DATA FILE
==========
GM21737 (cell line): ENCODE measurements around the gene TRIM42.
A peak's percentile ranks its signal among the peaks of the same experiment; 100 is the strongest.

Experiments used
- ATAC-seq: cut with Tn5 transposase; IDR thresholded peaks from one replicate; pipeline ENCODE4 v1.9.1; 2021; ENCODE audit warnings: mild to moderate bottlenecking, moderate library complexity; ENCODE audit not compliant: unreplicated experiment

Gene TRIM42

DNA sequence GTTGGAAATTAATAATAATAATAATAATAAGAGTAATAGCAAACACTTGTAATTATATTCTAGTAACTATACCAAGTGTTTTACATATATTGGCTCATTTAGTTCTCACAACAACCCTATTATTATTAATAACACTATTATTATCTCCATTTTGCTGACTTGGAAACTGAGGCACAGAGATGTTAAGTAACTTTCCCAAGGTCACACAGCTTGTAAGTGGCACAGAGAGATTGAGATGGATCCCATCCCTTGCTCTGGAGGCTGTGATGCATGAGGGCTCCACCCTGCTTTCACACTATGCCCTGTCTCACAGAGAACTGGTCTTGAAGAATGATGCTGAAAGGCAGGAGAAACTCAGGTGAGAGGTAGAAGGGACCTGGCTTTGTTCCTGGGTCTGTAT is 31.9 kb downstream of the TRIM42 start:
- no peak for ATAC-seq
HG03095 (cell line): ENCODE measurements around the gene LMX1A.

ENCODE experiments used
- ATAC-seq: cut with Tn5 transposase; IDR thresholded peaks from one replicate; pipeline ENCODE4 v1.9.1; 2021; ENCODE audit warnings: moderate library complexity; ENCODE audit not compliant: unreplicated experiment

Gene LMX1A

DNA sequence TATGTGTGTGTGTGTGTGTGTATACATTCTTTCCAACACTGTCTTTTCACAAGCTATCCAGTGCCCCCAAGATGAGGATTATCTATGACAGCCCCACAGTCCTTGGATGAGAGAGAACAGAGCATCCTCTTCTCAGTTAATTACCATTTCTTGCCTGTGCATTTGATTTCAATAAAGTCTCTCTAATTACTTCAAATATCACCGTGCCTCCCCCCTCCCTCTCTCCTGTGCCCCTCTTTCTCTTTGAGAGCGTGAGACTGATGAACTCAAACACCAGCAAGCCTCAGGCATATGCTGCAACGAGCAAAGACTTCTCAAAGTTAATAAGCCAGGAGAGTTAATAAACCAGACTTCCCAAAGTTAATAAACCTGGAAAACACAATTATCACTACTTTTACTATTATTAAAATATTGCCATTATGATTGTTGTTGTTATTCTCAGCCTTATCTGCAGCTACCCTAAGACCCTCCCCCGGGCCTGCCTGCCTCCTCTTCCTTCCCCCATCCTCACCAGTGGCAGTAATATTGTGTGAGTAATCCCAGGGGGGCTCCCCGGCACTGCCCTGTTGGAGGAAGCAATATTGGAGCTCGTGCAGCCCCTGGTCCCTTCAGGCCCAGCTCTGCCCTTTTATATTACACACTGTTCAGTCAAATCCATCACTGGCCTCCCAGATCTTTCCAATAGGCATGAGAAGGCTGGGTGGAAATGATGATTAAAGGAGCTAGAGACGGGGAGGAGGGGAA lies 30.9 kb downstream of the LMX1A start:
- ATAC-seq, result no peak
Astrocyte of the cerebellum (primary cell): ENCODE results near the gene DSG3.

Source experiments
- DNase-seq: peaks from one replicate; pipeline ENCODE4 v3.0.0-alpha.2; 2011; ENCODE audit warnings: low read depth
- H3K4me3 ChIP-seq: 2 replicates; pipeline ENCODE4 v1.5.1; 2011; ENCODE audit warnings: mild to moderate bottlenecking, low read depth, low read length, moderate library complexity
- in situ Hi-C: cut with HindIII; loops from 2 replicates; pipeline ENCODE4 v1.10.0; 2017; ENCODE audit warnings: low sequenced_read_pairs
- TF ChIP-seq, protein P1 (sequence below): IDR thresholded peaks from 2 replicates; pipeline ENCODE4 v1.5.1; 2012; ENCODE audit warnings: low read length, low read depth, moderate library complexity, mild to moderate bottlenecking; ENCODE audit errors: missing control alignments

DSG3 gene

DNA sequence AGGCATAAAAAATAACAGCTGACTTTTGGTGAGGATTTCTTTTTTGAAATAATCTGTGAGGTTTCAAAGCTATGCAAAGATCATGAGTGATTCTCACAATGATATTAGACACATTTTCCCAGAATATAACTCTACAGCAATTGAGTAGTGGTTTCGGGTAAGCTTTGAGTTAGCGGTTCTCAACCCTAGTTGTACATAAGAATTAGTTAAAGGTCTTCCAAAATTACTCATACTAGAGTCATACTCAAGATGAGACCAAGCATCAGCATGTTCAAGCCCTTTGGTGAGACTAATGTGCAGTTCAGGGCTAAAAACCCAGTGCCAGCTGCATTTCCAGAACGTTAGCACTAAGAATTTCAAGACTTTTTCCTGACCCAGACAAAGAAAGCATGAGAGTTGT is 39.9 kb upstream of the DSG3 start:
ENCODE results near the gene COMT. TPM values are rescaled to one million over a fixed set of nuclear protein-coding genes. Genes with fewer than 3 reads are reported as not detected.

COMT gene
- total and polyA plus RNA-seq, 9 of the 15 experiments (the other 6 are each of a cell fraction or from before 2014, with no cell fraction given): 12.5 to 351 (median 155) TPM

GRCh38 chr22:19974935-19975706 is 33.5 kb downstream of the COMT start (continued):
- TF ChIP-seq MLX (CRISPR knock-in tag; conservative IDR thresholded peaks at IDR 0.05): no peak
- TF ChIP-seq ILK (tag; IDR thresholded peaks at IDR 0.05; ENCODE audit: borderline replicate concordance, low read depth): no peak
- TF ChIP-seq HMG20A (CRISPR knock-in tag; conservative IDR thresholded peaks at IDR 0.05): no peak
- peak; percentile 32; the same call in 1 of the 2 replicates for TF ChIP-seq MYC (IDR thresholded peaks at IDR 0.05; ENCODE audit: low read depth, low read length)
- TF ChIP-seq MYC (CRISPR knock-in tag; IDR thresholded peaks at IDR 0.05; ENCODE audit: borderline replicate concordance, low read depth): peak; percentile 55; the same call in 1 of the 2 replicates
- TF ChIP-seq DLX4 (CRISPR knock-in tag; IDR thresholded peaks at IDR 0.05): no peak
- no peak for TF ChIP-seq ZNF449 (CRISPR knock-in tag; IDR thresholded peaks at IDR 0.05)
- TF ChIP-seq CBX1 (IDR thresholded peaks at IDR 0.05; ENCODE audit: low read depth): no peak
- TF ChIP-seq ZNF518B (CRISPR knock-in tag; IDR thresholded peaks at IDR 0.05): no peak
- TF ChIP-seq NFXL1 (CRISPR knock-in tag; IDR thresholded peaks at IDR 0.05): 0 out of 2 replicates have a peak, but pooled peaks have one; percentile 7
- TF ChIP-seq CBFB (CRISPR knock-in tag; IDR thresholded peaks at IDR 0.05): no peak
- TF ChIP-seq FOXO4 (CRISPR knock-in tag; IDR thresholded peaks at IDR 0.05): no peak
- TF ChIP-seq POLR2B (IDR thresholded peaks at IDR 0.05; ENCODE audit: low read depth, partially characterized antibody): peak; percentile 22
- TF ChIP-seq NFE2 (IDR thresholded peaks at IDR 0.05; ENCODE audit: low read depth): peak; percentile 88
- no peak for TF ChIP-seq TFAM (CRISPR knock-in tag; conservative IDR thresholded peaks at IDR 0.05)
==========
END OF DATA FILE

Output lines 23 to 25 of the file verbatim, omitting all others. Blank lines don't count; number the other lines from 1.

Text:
COMT gene
- total and polyA plus RNA-seq, 9 of the 15 experiments (the other 6 are each of a cell fraction or from before 2014, with no cell fraction given): 12.5 to 351 (median 155) TPM

GRCh38 chr22:19974935-19975706 is 33.5 kb downstream of the COMT start (continued):